Capital budgeting is an executive decision making technique that all good financial analysts should be familiar with, in order to ensure that their financial modeling and analysis skill set remains relevant and practical to business realities. Capital budgeting is essentially an assessment on whether a capital investment into a project or business asset is worth undertaking from a financial attractiveness perspective.
A good financial analyst should recognize that superior capital budgeting ability is reflected through a sound procedure that evaluates, compares and selects between 2 or more alternatives of an investment / capital expenditure that delivers satisfactory cash flows and rates of return. There are 2 primary capital budgeting metrics that have been traditionally used for this process: the net present value (NPV) and the internal rate of return (IRR), along with a secondary derivative of the IRR – the modified internal rate of return (MIRR).
If 2 or more investments are compared using the NPV method, a discount rate that fairly reflects the risk of each of the investments under consideration should be chosen. It would be realistic for a financial analyst to assess different projects at different discount rates because the risks of each project generally differs. However, a good financial analyst would always keep mind that the result of an NPV based capital budgeting assessment can only be as reliable as the discount rate that is chosen. If the discount rate chosen for the NPV assessment of an investment is unrealistic, the decision to accept or reject the investment would therefore be unreliable.
Like the NPV method to capital budgeting, the IRR method also uses cash flows and recognizes the time value of money. Whilst being easy to compute and understand, the IRR method does have some drawbacks. The main problem with the IRR method is that it often gives unrealistic rates of return.
Assume we are assessing the financial attractiveness of an investment with a hurdle rate of 10% and the IRR is calculated to be 30%. An immediate assumption that financial analysts may infer from the IRR of 30% is that the investment is financially attractive and should be immediately accepted. However this is far from the reality, as an IRR of 30% assumes that there is an opportunity to reinvest future cash flows at 30%, rather than an actual return of 30%.
If proven, historical business performance and general economic conditions indicate that a 30% return is an exceeding high rate for future re-investments, there would be reason for a good financial analyst to suspect that an IRR of 30% is unrealistic. Simply speaking, an IRR of 30% can be considered too good to be true. Hence, unless the calculated IRR is a reasonable rate for reinvestment of future cash flows, it should not be used as a yardstick to accept or reject an investment.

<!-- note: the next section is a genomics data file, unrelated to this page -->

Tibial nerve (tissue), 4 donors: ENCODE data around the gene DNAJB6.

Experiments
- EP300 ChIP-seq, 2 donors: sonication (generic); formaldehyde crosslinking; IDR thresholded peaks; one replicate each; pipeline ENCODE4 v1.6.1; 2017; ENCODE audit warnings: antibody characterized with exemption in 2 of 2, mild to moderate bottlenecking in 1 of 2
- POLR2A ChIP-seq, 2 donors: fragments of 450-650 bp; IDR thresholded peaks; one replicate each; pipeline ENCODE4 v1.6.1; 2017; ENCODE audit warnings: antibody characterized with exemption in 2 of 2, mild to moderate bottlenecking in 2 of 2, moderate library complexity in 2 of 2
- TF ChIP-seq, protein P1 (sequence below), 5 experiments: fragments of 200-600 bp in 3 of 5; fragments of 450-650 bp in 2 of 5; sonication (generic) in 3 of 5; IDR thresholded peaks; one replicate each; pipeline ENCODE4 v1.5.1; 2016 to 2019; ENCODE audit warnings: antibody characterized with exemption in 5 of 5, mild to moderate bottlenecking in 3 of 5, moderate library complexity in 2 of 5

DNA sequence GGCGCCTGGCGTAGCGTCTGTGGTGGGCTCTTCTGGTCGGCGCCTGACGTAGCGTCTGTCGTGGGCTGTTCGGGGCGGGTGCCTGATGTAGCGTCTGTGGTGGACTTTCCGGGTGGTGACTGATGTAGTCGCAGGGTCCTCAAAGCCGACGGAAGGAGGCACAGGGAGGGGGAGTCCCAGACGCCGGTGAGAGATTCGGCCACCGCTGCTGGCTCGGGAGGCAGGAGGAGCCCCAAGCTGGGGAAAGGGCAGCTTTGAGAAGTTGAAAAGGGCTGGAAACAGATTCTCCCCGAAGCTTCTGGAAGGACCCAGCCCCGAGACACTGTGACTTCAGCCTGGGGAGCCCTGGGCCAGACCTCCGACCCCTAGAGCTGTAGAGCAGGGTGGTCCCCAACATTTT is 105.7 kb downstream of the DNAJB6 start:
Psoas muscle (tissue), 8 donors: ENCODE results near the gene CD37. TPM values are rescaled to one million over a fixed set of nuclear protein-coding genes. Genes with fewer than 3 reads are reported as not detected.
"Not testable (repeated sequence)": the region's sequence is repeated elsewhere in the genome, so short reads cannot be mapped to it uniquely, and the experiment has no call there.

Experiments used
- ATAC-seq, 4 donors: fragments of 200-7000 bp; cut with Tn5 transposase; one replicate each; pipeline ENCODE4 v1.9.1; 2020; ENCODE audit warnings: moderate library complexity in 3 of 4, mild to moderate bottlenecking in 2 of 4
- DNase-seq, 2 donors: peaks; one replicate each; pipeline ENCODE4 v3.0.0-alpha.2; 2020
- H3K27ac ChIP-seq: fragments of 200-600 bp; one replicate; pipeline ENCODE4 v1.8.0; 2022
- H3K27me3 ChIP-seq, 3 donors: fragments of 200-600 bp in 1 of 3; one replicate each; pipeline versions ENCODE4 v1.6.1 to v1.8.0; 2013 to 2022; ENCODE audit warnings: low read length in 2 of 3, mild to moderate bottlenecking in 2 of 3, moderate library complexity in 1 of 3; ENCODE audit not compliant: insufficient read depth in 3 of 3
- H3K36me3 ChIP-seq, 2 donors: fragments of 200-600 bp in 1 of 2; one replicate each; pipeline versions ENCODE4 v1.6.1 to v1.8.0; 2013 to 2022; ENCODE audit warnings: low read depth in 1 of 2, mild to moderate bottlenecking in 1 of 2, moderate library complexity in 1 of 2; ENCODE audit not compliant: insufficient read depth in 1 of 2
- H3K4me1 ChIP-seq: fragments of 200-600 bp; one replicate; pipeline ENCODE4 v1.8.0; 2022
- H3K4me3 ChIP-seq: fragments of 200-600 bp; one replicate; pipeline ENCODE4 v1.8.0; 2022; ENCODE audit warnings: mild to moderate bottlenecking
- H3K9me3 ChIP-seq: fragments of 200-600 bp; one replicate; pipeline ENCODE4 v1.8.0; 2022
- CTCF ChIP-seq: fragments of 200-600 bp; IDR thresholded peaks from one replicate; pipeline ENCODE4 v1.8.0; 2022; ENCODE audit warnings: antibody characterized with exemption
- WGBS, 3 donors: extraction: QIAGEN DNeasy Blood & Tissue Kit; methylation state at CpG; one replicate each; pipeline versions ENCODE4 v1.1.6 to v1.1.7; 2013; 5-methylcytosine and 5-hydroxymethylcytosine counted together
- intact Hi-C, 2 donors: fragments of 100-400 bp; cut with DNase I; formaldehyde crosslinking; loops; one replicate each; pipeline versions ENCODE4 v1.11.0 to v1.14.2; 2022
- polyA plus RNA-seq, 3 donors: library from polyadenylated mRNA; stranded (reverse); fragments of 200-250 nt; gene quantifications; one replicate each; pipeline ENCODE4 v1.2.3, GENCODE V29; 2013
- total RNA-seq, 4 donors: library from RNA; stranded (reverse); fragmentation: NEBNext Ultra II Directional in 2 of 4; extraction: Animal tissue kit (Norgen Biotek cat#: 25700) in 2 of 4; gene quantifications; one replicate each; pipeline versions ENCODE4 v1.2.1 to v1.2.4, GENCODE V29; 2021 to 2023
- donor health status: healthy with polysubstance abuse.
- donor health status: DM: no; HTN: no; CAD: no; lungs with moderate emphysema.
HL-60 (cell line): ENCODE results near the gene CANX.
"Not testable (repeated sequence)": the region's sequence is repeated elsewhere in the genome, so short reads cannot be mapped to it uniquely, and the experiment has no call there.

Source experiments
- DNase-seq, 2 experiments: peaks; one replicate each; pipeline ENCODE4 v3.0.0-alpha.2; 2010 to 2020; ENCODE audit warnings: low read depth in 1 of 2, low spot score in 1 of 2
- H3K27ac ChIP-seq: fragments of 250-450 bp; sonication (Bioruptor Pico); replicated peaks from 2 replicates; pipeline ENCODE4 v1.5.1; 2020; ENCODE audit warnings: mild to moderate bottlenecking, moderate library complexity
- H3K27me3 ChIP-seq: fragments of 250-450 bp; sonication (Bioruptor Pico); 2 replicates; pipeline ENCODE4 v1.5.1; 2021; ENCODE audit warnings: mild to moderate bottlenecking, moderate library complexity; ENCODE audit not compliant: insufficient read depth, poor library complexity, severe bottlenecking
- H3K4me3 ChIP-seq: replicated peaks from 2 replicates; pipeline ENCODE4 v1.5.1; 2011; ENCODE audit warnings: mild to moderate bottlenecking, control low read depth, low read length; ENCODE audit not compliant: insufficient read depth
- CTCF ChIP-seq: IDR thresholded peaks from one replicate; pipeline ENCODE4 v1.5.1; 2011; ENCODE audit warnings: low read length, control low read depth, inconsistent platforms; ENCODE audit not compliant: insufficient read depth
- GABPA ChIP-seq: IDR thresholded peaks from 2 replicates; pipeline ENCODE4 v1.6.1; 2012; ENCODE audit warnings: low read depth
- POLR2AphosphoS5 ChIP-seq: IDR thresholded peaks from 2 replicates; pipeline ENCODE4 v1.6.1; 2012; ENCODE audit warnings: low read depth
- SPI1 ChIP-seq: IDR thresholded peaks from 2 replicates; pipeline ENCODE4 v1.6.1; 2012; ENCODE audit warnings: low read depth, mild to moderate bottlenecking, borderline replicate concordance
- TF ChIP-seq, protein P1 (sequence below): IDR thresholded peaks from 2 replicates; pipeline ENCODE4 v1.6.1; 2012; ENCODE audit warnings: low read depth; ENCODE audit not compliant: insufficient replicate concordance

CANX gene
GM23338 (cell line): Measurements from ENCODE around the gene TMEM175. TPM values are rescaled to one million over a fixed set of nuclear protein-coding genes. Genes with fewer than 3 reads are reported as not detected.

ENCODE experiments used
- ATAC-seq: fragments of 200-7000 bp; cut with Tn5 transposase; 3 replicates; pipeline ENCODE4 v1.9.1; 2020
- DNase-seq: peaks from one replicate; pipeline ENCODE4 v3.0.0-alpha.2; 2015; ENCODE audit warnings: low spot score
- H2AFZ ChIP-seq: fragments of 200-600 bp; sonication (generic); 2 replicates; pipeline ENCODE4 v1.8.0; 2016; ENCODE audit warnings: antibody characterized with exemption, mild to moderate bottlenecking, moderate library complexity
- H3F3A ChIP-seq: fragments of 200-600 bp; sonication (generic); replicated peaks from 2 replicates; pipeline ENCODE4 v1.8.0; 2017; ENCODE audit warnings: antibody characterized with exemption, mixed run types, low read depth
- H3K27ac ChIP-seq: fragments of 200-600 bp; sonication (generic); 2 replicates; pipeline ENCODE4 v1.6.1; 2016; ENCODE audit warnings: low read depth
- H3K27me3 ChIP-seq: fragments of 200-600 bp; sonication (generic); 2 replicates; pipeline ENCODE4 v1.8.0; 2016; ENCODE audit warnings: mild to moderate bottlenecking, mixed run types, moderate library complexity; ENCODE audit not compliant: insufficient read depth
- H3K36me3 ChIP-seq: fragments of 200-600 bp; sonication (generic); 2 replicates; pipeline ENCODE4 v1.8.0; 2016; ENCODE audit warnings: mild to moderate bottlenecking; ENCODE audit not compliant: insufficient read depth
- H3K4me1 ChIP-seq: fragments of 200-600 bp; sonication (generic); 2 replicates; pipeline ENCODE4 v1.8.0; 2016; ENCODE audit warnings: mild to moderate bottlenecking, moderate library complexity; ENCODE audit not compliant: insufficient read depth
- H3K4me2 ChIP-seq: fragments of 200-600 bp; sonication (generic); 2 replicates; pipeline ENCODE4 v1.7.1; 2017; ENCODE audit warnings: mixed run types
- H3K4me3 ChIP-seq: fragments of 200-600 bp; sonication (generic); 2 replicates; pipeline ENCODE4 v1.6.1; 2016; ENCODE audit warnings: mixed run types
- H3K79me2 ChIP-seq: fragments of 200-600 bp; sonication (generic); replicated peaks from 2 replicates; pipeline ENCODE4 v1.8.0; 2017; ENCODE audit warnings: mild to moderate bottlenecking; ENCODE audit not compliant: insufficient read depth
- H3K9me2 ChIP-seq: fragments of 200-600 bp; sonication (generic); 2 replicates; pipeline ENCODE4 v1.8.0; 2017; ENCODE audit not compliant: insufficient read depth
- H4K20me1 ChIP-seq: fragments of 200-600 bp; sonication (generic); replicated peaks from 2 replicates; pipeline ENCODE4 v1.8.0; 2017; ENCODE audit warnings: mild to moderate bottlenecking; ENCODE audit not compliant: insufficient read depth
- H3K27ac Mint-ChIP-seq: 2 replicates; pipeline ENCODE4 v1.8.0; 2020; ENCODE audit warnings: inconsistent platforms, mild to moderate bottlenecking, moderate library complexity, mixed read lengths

A good financial analyst should also be aware that the IRR method may entail more problems than a financial modeler may anticipate. Another problem with the IRR method is that the IRR method may give rise to different rates of return. Assume a situation where there are 2 discount rates (i.e. 2 IRRs) that make the present value of an investment equal to the initial investment. In this case, a financial analyst would struggle to choose between the 2 rates as a decision factor for comparison with the cutoff rate.
However, in practice, the IRR method is considered more popular and straightforward than the NPV approach for financial management and decision making, especially for business executives without an advanced level of financial knowledge.
Generally speaking, to balance to trade offs between the NPV method and the IRR method, a good financial modeler would rely on both the NPV and the IRR when performing a capital budgeting assessment. If the IRR results of an assessment returns a very high value, a financial modeler must question whether such an impressive IRR is possible to maintain by looking at past and existing benchmarks, as well as future business opportunities, to see whether an opportunity to reinvest cash flows at such a high IRR really exists. If not, a good financial analyst would reevaluate the financial attractiveness of the investment by the NPV method, using a discount rate that is well researched and proven to be realistic and viable.
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